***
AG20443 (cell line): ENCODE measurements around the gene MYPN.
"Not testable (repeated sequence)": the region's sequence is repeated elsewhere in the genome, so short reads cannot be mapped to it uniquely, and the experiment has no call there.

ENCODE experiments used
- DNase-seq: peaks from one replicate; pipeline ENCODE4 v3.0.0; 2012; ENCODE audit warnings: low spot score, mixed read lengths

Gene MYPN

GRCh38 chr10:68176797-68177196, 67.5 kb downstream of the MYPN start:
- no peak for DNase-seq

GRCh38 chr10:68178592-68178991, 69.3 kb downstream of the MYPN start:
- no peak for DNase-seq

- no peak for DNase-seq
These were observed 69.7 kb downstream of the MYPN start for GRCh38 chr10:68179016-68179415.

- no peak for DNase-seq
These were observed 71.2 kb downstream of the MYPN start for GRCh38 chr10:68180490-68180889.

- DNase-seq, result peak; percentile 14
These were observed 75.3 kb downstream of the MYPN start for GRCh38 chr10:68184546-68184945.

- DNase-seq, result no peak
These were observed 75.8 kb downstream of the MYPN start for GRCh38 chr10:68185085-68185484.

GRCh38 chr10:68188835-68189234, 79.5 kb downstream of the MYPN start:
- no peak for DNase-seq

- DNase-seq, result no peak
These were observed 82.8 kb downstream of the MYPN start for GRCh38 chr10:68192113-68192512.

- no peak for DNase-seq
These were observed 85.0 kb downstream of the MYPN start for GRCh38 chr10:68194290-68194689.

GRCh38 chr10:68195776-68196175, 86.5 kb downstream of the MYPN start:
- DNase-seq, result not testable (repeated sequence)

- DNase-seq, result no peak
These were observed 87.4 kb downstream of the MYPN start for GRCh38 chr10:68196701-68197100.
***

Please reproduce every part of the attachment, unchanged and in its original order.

AG20443 (cell line): ENCODE measurements around the gene MYPN.
"Not testable (repeated sequence)": the region's sequence is repeated elsewhere in the genome, so short reads cannot be mapped to it uniquely, and the experiment has no call there.

ENCODE experiments used
- DNase-seq: peaks from one replicate; pipeline ENCODE4 v3.0.0; 2012; ENCODE audit warnings: low spot score, mixed read lengths

Gene MYPN

GRCh38 chr10:68176797-68177196, 67.5 kb downstream of the MYPN start:
- no peak for DNase-seq

GRCh38 chr10:68178592-68178991, 69.3 kb downstream of the MYPN start:
- no peak for DNase-seq

- no peak for DNase-seq
These were observed 69.7 kb downstream of the MYPN start for GRCh38 chr10:68179016-68179415.

- no peak for DNase-seq
These were observed 71.2 kb downstream of the MYPN start for GRCh38 chr10:68180490-68180889.

- DNase-seq, result peak; percentile 14
These were observed 75.3 kb downstream of the MYPN start for GRCh38 chr10:68184546-68184945.

- DNase-seq, result no peak
These were observed 75.8 kb downstream of the MYPN start for GRCh38 chr10:68185085-68185484.

GRCh38 chr10:68188835-68189234, 79.5 kb downstream of the MYPN start:
- no peak for DNase-seq

- DNase-seq, result no peak
These were observed 82.8 kb downstream of the MYPN start for GRCh38 chr10:68192113-68192512.

- no peak for DNase-seq
These were observed 85.0 kb downstream of the MYPN start for GRCh38 chr10:68194290-68194689.

GRCh38 chr10:68195776-68196175, 86.5 kb downstream of the MYPN start:
- DNase-seq, result not testable (repeated sequence)

- DNase-seq, result no peak
These were observed 87.4 kb downstream of the MYPN start for GRCh38 chr10:68196701-68197100.